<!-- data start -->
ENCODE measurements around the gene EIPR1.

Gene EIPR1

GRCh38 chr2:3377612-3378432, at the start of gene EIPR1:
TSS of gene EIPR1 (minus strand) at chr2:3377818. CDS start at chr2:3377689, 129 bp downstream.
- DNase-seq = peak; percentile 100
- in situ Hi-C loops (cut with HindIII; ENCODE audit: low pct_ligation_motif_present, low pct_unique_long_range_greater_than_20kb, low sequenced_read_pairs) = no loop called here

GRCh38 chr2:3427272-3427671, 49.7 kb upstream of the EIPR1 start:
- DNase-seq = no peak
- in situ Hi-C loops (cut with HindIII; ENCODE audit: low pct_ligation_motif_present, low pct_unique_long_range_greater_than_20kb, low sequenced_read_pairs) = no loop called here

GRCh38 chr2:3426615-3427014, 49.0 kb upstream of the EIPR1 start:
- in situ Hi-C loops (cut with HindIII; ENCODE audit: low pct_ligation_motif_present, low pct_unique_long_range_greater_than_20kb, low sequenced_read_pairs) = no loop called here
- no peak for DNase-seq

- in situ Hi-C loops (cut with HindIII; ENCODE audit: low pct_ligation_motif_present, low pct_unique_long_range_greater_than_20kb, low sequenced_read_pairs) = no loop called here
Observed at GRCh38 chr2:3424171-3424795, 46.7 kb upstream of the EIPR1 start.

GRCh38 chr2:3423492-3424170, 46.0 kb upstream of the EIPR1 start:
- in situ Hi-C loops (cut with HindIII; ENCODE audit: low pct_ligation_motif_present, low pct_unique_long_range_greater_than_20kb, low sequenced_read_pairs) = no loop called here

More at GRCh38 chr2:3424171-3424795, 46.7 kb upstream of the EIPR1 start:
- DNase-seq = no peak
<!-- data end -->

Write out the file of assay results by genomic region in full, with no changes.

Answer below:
ENCODE measurements around the gene EIPR1.

Gene EIPR1

GRCh38 chr2:3377612-3378432, at the start of gene EIPR1:
TSS of gene EIPR1 (minus strand) at chr2:3377818. CDS start at chr2:3377689, 129 bp downstream.
- DNase-seq = peak; percentile 100
- in situ Hi-C loops (cut with HindIII; ENCODE audit: low pct_ligation_motif_present, low pct_unique_long_range_greater_than_20kb, low sequenced_read_pairs) = no loop called here

GRCh38 chr2:3427272-3427671, 49.7 kb upstream of the EIPR1 start:
- DNase-seq = no peak
- in situ Hi-C loops (cut with HindIII; ENCODE audit: low pct_ligation_motif_present, low pct_unique_long_range_greater_than_20kb, low sequenced_read_pairs) = no loop called here

GRCh38 chr2:3426615-3427014, 49.0 kb upstream of the EIPR1 start:
- in situ Hi-C loops (cut with HindIII; ENCODE audit: low pct_ligation_motif_present, low pct_unique_long_range_greater_than_20kb, low sequenced_read_pairs) = no loop called here
- no peak for DNase-seq

- in situ Hi-C loops (cut with HindIII; ENCODE audit: low pct_ligation_motif_present, low pct_unique_long_range_greater_than_20kb, low sequenced_read_pairs) = no loop called here
Observed at GRCh38 chr2:3424171-3424795, 46.7 kb upstream of the EIPR1 start.

GRCh38 chr2:3423492-3424170, 46.0 kb upstream of the EIPR1 start:
- in situ Hi-C loops (cut with HindIII; ENCODE audit: low pct_ligation_motif_present, low pct_unique_long_range_greater_than_20kb, low sequenced_read_pairs) = no loop called here

More at GRCh38 chr2:3424171-3424795, 46.7 kb upstream of the EIPR1 start:
- DNase-seq = no peak